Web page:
Dear Fellow Investors,
“It breaks your heart. It is designed to break your heart. The game begins in the spring, when everything else begins again, and it blossoms in the summer, filling the afternoons and evenings, and then as soon as the chill rains come, it stops and leaves you to face the fall alone. You count on it, rely on it to buffer the passage of time.” ― A. Bartlett Giamatti
As we enter April, baseball comes to mind while the Major League Baseball Season begins. Commissioner Giamatti’s thoughts are apropos and reflect on baseball across the seasons of the year for players and the fanatics of the sport. Baseball carries many similarities to investing. There are a myriad of investment opportunities among stocks, bonds and other investment products much like there are thousands of events in a baseball season like plate appearances, outs and runs. The one constant in the investment world and baseball is change. Change during the year. Change over the years.
Both games reset all the time, asking the competitors on the field to bring their highest level of competition. There is the excitement of twilight in the summer and success in investment holdings. There can be disappointment at the end of most seasons in the fall and sometimes poor investment results. Both are part of the constancy of the games. For baseball fans, they have a team or a player they root for. However, in the world of investing, some advocate for an approach of not trying to root for or own a winner. The urge to passively participate in investing without a team to root for lies in industry jargon like volatility and risk-adjusted returns, but do those views on investing ever spell outright success like a World Series Championship or a Hall of Fame induction?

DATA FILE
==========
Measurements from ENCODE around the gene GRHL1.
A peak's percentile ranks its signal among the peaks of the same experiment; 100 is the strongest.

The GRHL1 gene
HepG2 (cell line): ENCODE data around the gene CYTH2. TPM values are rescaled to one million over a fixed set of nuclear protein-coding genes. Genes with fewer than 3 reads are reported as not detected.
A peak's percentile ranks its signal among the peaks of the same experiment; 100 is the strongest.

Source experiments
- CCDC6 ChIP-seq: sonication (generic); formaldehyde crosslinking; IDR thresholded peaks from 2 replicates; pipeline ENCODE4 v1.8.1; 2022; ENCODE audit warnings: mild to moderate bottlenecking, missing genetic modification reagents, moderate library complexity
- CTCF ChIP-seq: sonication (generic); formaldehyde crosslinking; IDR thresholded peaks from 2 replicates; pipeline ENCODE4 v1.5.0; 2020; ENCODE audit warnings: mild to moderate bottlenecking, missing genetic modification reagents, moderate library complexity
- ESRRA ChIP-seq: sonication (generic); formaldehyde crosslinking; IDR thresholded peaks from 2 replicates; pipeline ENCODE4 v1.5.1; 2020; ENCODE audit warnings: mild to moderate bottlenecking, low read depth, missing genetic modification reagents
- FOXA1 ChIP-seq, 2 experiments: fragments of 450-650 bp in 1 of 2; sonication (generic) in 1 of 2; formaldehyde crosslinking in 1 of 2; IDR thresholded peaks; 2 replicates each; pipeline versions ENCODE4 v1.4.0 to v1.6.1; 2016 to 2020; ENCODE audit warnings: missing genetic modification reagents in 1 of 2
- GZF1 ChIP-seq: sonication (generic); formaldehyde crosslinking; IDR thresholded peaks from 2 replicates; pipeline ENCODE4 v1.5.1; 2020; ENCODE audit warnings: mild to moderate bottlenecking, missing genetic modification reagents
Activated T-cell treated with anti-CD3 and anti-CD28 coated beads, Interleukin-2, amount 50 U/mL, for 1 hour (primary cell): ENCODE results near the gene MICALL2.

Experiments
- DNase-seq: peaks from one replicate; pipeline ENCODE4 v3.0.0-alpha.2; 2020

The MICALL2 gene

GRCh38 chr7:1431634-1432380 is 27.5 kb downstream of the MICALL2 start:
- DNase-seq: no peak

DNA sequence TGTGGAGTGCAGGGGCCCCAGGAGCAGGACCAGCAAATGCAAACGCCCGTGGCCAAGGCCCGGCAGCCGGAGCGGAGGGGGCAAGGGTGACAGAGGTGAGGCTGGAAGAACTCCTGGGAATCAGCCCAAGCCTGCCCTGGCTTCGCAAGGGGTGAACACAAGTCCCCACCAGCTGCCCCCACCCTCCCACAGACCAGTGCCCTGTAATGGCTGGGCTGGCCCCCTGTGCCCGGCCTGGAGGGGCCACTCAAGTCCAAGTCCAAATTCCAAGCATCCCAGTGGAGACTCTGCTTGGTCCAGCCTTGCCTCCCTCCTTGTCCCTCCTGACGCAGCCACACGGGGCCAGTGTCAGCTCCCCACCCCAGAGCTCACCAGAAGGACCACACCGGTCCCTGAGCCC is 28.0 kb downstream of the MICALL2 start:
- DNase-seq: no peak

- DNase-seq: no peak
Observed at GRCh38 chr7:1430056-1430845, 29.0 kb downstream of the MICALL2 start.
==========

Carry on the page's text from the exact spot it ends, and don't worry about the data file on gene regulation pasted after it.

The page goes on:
A Player to Own
Ted Williams is regarded as one of the greatest hitters in baseball history. Williams’ batting average in 1941 was .406. For non-baseball enthusiasts, a batting average above .300 is widely regarded as above average. That 1941 season was the last year a player has hit over .400! In hindsight, it is easy to evaluate the success that Ted Williams had during the 1941 season, but was it easy to sit through as the owner of his contract?
The 1941 season was only Ted’s third in the major league. He didn’t have a large body of work to prove his prowess as a great hitter. He started off the season with an injury that nagged him and as he saw more at bats in early May, his batting average plummeted to .310 for the season. A change in batting average like that sounds like a lot of volatility for an outstanding hitter to have. At that point in the season, the naysayers were probably assuming the worst for Ted’s batting average. However, by the close of the season, he had produced a most remarkable year.
Owning a Great Season vs. Owning a Great Career
Williams’ career is one of consistency, but it was not one without stumbles. He followed his 1941 season batting .356 in 1942. The owner of the team had to continue to feel good about his ownership of Williams’ contract. This all ended as Williams went to fight in World War II, missing three seasons from 1943-1945. After the war ended, Williams picked up where he left off, batting .342, .343, .369 and .343 in the four years that followed.
In 1950, Williams’ games were limited by injury, batting only .317 that year, a far cry from where his career had been up to that point. How did the owner feel about his lack of production that year? There was a lot of “volatility” in his plate appearances and batting average. He returned in 1951 to a full season of games, but still didn’t hit near as well as his prior years and finished the year hitting .317.
Prior to the 1954 season, Williams had missed parts of five seasons to the military, one season to injury and in his last full season (1951) had one of the lowest batting averages of his career. What is an owner to do? Frustrating? Yes. Did this make it pointless to continue on with Ted Williams on your roster? Indexing probably looked very attractive at this point.